Northeast Alabama also harbours the Little River Canyon, a U.S. National Park site designated a National Preserve by public law. Formed by the erosion of water over millions of years, the canyon’s rock bluffs drop to more than 600 feet in some spots. The Little River, which flows atop Lookout Mountain and through the canyon, provides recreation for hikers, anglers and paddlers. Little River Falls marks the beginning of the canyon and is one of the highlights of the area, particularly after a recent rainfall. Although not usually associated with mountainous terrain, a bog exists in the canyon and garners interest for endangered green pitcher plants that grow here. This carnivorous plant traps insects in its tube-shaped leaves and digests them with enzymes. If you come across one, consider yourself lucky, and take only pictures. Learn about more of the canyon’s assets at the Little River Canyon Centre located on Highway 35. The building houses exhibits, a theatre and National Park Service staff who can answer questions and recommend hikes and observation areas.
Cathedral Caverns has been open to visitors since 2000 when it was declared a state park after purchase from a private owner. Although the above-ground amenities should not be ignored—camping, hiking and gem mining—the real draw here is underground. Step into the caverns’ 126-foot-wide entrance, accessible to wheelchairs, and embark on a 90-minute, guided tour of karst topography—sinkholes, underground streams and caves etched into area limestone. The tours, available year-round and multiple times per day, lead to one of the largest stalagmite columns in the world. At 45 feet tall and 243 feet in circumference, it is appropriately named “Goliath.” Other formations include a “frozen waterfall,” a “pipe organ” and “cave bacon.” A stop here is particularly welcome on hot summer days since the caves’ temperature hovers around a refreshing 60 degrees.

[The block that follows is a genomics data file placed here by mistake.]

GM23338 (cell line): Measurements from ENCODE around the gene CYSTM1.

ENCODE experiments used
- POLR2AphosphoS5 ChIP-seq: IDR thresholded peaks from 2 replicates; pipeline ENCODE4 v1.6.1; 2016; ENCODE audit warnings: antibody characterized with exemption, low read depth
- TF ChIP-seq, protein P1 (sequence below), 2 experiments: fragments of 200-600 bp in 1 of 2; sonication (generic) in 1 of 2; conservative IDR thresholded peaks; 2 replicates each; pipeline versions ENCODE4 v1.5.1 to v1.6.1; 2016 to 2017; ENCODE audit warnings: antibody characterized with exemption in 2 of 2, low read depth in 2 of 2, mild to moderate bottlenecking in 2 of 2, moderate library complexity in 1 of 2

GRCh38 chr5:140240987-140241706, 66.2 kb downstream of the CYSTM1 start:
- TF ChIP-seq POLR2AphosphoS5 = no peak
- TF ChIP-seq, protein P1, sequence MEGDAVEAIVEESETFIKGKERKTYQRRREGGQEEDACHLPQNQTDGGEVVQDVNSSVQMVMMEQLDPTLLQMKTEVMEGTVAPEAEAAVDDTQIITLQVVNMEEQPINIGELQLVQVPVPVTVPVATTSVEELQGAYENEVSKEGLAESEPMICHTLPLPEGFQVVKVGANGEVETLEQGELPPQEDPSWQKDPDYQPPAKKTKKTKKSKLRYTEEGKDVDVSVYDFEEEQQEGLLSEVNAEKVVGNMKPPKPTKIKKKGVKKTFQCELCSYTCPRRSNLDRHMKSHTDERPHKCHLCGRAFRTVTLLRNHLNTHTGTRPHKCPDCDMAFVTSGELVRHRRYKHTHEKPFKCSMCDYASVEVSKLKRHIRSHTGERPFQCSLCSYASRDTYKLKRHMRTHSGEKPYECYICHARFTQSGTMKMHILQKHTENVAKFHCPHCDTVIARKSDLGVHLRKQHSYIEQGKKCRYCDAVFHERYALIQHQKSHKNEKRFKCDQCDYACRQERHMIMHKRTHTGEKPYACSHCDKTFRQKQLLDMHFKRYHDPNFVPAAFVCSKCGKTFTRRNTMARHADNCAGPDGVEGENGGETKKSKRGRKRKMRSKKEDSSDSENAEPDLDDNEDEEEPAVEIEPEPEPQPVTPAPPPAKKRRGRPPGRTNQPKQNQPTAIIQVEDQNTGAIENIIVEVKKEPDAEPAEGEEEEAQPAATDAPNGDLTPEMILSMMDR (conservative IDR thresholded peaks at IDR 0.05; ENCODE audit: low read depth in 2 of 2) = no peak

For a natural wonder above ground, visit Natural Bridge in Winston County. As its name implies, the rock arch spans 148 feet and 60 feet high to connect two land masses, resulting in the longest natural bridge east of the Rocky Mountains. The landmark formed as the sandstone washed away and left iron ore behind. Due to safety concerns, visitors cannot walk across the bridge, but you can observe its magnificence from below after paying a small entrance fee. Take a picnic and hike the one-mile loop. While in the area, keep your eyes open for eastern hemlock. The area is one of the few places in Alabama where this graceful, shade-tolerant conifer grows.
Located about 13 miles south of Russellville lies Dismals Canyon, a privately owned, 85-acre sandstone gorge with large rock formations and two waterfalls. Many years of moving water sculpted the topography, which results today in rock shelters, natural rock bridges and a 16-inch-wide rock squeeze known as “Fat Man’s Misery.” Walk the 1.5-mile trail to see and feel the formations while also delving into the lush landscape of tulip poplars, beech trees, hemlocks, mosses and ferns. On nights in May and June, a unique element lights up the canyon. Dismalites, sometimes called a glowworm, are actually fly larvae (Orfelia fultoni) that emit a bluish light to attract prey. Special guided night tours are available to see these dismalites, the only bioluminescent insect in North America.